Havana, May 15 (EFE).- Cuba’s unicameral legislature, the National Assembly of Popular Power (ANPP), on Sunday in an extraordinary session approved the communist island’s new Criminal Code which includes, among other things, sentences of up to three years in prison for anyone found guilty of insulting public officials and prohibits foreign financing of local media outlets.
Lawmakers approved the bill in a session attended by President Miguel Diaz-Canel and former President Raul Castro, who governed from 2008 to 2018.
Activists and members of the opposition say that the reform will suppress social protest and independent journalism.
The bill’s backers, on the other hand, call it a “rights-based” and modernizing code, given that the 1987 penal code that has prevailed up to now does not include any language governing environmental crimes, cyber-crimes or gender violence.
Originally, the bill was set to be voted on in the ANPP in April but due to assorted hold-ups in its passage through the legislature that final step was postponed until now.
The new legal code, which will go into effect within 90 days of being published in the Official Gazette of the Republic, includes 37 new crimes, including the crime of fomenting “public disorder” designed to penalize “disturbances of this kind produced in groups or individually.”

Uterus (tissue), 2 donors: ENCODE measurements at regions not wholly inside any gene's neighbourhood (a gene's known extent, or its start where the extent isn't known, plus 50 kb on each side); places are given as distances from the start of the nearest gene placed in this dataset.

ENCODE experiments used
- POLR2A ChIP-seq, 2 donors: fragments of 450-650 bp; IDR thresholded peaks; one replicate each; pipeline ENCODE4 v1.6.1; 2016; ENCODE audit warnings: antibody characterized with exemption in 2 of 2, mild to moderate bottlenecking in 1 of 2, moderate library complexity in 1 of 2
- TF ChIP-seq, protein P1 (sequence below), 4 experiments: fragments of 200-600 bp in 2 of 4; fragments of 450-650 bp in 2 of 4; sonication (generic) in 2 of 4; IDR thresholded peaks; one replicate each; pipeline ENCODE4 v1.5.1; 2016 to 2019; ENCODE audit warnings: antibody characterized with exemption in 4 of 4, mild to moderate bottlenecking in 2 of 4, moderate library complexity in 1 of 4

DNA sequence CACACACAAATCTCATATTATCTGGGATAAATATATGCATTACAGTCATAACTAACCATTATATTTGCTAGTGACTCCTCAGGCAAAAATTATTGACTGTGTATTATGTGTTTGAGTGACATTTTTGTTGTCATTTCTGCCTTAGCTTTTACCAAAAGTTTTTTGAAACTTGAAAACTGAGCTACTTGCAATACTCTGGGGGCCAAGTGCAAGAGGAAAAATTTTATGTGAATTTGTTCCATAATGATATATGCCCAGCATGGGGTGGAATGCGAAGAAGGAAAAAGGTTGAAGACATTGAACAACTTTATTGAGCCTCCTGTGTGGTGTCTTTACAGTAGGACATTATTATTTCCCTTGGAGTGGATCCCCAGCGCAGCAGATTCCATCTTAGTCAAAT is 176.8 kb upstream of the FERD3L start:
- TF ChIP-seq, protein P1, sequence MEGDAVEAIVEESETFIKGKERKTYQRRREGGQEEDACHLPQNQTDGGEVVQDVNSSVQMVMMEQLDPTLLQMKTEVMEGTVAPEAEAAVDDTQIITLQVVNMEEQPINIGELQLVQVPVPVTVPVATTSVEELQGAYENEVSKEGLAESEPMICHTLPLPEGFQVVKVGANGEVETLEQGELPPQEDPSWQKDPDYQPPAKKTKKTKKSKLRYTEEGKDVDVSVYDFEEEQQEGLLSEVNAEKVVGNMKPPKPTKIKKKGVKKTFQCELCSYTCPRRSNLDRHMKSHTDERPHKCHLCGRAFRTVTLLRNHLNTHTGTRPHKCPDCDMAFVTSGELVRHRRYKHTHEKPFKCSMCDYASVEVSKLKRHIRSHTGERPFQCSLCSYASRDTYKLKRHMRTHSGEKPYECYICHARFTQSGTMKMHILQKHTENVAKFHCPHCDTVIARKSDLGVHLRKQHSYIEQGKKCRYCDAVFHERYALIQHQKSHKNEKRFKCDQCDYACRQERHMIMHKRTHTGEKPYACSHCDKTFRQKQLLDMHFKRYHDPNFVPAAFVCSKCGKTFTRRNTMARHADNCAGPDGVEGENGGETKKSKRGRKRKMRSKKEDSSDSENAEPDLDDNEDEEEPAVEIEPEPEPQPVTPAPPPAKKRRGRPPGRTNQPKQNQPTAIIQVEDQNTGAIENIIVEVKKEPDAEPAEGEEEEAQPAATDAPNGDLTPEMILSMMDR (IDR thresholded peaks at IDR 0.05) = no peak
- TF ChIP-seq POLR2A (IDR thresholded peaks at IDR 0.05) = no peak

The president of the island’s supreme court, Ruben Remigio Ferro, said upon the presentation of the bill to the full parliament, that it strengthens the penalties linked to corruption.
Specifically, he said that it establishes a maximum sentence of life behind bars and maintains the possibility of applying the death penalty for 23 types of crimes.
Ferro noted that Cuba has not had the death penalty on the books since 2003 and in 2008 commuted all pending death sentences, although capital punishment may still be applied in extraordinary circumstances.
“Cuba will have a law that is modern, fair and adjusted to the country’s socio-economic reality,” he said.
The new code also sets forth punishment of up to 10 years in prison for anyone convicted of “supporting, fomenting, financing, supplying, receiving or having under their control funds, material or financial resources” of non-governmental organizations or international institutions that can be used to “aid activities against the state and the constitutional order.”
The new code has not been as widely discussed in the official media as the Family Code, a reform that is also currently making its way through the ANPP after three months of popular consultation during which the content of the text was explained to the public.
In contrast to the Family Code, the Criminal Code text will not be submitted to a referendum.